The level of TAS in the OCD patient group was significantly lower than the control group (P=0.045), as per the results of this study. Many studies have shown that antioxidants decrease in adult OCD patients [21], whereas some other studies have shown that total antioxidant levels increase in OCD patients [23]. TAS is reduced as a result of the overuse of antioxidants to release oxidative stress, and OCD is caused by deficiencies in antioxidant defense mechanisms and insufficient detoxifying capabilities.

The results of the present study showed that OSI in the patient group was higher than the control group with a significant difference (P=0.006). In general, psychiatric studies have shown that OSI increases in patients with mental disorders [29]. All oxidant and antioxidant factors in oxidative metabolism are compared and evaluated using OSI. The results of this study show that when there is an oxidative imbalance (decrease in antioxidants and increase in OCD), the equilibrium state is in favor of oxidants.

Conclusion

The amounts of four of the eight parameters studied, including Selenium (Se), Catalase (CAT), plasma Glutathione Peroxidase (GSH- Px), and Total Antioxidant Status (TAS), were significantly higher in healthy people compared to patients with OCD, while the other four parameters, including Superoxide Dismutase (SOD), Malondialdehyde (MDA), Total Oxidant Status (TOS), and Oxidative Stress Index (OSI), were significantly higher in OCD patient group compared to control group.

MDA can generally be produced by the oxidation of unsaturated fatty acids, indicating damage caused by free radicals; therefore, a significant increase in this compound indicates the activation of the lipid peroxidation mechanism in the body of a person with OCD. One of the important defense mechanisms against Reactive Oxygen Species (ROS) is antioxidant enzymes that include SOD, CAT and GSH-Px. The results of this study show that the SOD activity of lipid peroxidation is significantly higher in patients with OCD than in the control group, and since oxidative stress increases the amount of O2-, the amount of SOD activity will be proportionally higher, while the activity of CAT and GSH-Px will be proportionally lower. Based on the results of this study, it can be concluded that selenium deficiency and selenium-free diets can increase the oxidative stress sensitivity of various parts of the brain, especially dopaminergic parts, in patients with OCD. Among the various biochemical parameters, the TAS, TOS, and OSI parameters are commonly used to estimate the oxidative and antioxidant status of clinical trials in patients with mental disorders, including OCD; due to the fact that determining these parameters in peripheral blood is very easy and can be checked by existing methods. According to the results of the present study, it can be said that the cause of decreased TAS in patients with OCD is excessive usage of antioxidants to eliminate oxidative stress and deficiencies in the antioxidant defense mechanism and inadequate detoxification capacity contribute to OCD. Generally, OSI increases in patients with mental disorders, according to psychiatric studies, which confirms the results of this study. Based on the findings of this study, it may be concluded that a psychiatrist may determine the level of oxidative damage in a person's brain and predict suitable treatment by evaluating the amount of MDA in their plasma. Furthermore, assessing overall oxidative and antioxidant status as well as the oxidative stress coefficient is the best way to measure the overall oxidative status among healthy people, and therefore this method can prevent people from entering the OCD stage. Due to the positive relationship between antioxidant enzymes and selenium levels in OCD patients, by increasing the amount of this element in food can prevent healthy people. Relaxation, yoga practices, walking and/or jogging as well as clean (healthy) air breathing can have a very positive effect on reducing oxidative stress, which can be very effective in preventing healthy people from developing OCD.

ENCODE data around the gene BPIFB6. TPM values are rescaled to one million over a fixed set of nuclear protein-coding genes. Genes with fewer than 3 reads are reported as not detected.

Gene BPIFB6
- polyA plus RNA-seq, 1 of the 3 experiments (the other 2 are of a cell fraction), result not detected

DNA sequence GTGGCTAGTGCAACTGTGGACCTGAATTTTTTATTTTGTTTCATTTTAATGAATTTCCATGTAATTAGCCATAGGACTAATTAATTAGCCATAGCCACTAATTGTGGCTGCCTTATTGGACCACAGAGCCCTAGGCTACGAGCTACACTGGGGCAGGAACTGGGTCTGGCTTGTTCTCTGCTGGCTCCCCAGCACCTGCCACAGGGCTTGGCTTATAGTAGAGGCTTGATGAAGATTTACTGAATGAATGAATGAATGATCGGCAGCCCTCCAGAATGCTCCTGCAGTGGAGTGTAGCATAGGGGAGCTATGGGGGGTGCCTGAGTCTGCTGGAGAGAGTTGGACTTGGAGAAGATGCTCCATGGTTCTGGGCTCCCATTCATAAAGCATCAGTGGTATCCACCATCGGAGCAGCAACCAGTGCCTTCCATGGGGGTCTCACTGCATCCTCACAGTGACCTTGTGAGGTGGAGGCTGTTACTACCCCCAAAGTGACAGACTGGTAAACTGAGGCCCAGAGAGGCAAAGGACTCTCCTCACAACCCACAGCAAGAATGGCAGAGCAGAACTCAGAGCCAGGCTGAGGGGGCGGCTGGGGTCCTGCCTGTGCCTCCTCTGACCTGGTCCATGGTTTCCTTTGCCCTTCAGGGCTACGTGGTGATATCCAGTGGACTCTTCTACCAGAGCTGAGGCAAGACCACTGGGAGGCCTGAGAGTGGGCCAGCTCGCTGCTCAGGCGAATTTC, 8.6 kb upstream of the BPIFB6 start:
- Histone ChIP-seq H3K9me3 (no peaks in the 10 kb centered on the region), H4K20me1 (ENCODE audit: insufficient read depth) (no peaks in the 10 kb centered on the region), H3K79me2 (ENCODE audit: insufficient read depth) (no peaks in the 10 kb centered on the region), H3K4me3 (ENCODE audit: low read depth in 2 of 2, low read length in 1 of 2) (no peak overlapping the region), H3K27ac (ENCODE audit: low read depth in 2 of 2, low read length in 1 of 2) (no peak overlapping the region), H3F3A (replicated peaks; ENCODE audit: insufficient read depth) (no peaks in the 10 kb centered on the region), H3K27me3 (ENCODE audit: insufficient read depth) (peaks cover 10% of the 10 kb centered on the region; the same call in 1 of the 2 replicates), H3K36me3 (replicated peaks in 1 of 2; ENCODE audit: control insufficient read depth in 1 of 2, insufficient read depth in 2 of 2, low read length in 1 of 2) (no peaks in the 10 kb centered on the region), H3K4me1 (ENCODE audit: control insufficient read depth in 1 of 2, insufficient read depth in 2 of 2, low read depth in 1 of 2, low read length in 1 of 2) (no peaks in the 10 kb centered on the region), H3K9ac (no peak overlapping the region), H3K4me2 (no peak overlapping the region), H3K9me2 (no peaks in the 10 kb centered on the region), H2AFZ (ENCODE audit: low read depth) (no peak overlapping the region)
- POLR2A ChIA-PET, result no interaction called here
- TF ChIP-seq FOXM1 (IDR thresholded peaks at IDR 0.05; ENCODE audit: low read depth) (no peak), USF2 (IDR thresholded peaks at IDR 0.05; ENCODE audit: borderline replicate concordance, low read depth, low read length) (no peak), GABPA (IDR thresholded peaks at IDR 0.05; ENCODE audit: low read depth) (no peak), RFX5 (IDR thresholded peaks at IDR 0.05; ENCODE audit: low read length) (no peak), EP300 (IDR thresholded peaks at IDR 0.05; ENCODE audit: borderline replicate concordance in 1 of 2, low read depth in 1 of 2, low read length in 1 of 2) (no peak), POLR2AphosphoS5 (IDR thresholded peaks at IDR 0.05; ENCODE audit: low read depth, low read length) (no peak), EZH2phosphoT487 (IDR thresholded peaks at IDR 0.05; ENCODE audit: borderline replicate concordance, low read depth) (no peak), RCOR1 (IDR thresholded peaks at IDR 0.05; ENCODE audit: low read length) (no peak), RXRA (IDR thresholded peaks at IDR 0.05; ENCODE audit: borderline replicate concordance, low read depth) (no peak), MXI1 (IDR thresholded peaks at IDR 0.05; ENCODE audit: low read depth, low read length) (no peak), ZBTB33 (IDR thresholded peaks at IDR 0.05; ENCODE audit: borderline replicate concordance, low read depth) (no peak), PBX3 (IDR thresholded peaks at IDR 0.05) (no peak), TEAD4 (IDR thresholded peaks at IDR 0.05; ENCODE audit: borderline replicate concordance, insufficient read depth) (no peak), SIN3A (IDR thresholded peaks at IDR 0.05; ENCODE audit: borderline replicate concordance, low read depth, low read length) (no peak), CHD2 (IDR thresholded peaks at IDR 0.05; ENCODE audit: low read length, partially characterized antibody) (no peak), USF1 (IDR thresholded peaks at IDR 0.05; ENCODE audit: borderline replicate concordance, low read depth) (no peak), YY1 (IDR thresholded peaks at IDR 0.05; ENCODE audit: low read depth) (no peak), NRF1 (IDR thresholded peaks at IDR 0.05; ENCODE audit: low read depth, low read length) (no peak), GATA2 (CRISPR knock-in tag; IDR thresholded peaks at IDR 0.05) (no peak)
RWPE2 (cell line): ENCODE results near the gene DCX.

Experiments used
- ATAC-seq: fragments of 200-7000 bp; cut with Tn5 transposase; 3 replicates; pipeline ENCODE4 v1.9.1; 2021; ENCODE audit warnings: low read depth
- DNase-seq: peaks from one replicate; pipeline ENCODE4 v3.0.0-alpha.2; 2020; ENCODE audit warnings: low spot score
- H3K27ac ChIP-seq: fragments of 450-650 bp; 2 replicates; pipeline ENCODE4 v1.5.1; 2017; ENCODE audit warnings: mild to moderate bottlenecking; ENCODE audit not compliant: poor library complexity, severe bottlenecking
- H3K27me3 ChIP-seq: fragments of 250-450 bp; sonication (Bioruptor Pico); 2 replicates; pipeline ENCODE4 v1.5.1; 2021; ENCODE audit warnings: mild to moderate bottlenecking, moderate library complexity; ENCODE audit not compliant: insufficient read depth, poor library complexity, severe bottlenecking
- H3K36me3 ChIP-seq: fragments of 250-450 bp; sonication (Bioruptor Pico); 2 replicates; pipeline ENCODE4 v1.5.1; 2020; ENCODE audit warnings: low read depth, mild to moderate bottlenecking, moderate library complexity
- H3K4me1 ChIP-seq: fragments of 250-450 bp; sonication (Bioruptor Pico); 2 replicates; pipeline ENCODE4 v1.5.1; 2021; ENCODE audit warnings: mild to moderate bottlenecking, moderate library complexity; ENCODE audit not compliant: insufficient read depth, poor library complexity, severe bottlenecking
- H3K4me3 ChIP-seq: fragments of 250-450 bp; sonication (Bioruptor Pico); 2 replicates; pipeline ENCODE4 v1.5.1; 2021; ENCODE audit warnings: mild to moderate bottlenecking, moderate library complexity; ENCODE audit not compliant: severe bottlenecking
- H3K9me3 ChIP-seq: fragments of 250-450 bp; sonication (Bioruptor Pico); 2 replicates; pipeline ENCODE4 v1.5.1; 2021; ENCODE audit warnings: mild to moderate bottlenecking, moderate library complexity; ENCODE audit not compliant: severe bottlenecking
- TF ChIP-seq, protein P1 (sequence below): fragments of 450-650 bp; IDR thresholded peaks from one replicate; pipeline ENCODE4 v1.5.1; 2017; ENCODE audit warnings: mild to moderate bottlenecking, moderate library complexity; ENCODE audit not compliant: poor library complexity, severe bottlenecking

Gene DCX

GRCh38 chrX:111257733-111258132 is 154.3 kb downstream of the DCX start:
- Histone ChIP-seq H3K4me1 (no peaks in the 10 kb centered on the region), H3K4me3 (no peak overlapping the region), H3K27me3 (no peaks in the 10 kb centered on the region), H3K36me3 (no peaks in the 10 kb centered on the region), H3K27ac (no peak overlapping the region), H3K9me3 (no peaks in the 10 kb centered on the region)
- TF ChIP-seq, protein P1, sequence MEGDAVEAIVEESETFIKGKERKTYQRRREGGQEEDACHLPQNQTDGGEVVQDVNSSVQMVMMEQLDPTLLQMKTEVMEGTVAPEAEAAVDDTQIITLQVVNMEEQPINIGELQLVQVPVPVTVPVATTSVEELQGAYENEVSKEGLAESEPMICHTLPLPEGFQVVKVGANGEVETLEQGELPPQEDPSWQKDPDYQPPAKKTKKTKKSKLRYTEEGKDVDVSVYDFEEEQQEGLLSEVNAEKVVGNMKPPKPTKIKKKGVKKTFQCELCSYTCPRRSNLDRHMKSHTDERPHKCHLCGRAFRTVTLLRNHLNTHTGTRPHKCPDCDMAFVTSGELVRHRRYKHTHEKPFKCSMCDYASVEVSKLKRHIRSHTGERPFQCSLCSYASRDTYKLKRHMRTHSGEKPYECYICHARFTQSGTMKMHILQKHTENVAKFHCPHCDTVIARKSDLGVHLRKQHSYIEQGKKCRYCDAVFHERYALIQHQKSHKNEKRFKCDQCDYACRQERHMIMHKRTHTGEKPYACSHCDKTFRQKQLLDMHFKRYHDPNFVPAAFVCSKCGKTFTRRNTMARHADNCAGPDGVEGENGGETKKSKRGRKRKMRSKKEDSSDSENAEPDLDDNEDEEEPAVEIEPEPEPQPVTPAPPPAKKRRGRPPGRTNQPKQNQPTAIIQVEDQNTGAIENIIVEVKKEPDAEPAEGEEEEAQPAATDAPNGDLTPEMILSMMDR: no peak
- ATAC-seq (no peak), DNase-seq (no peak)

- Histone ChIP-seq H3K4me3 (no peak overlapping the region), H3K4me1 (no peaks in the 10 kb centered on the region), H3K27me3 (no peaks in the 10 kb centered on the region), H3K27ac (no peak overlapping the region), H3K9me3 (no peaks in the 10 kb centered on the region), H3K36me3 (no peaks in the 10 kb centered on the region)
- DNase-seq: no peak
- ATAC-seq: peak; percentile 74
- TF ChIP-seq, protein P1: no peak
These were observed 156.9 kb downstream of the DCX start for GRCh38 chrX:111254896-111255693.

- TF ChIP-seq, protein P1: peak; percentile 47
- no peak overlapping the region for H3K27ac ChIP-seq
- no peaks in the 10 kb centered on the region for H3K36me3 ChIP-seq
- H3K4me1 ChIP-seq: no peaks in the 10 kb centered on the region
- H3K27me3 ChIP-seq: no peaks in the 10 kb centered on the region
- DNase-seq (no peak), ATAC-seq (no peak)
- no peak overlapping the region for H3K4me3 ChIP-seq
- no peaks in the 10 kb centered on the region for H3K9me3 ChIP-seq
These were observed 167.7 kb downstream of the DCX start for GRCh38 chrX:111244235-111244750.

References

Citation: Mihandoust, Soada, Anahita Masoum, Maryam Moghaddam and Amir Asadi, et al. “Evaluation the Activity of Enzyme Glutathione Peroxidase, Oxidative Stress Index and Some Biochemical Variables in Serum of Individuals with Obsessive-Compulsive Disorder (OCD)” Clin Schizophr Relat Psychoses 15S (2021). Doi:10.3371/CSRP. MSAM,.102421.

Copyright: © 2021 Mihandoust S, et al. This is an open-access article distributed under the terms of the Creative Commons Attribution License, which permits unrestricted use, distribution, and reproduction in any medium, provided the original author and source are credited. This is an open access article distributed under the terms of the Creative Commons Attribution License, which permits unrestricted use, distribution, and reproduction in any medium, provided the original work is properly cited.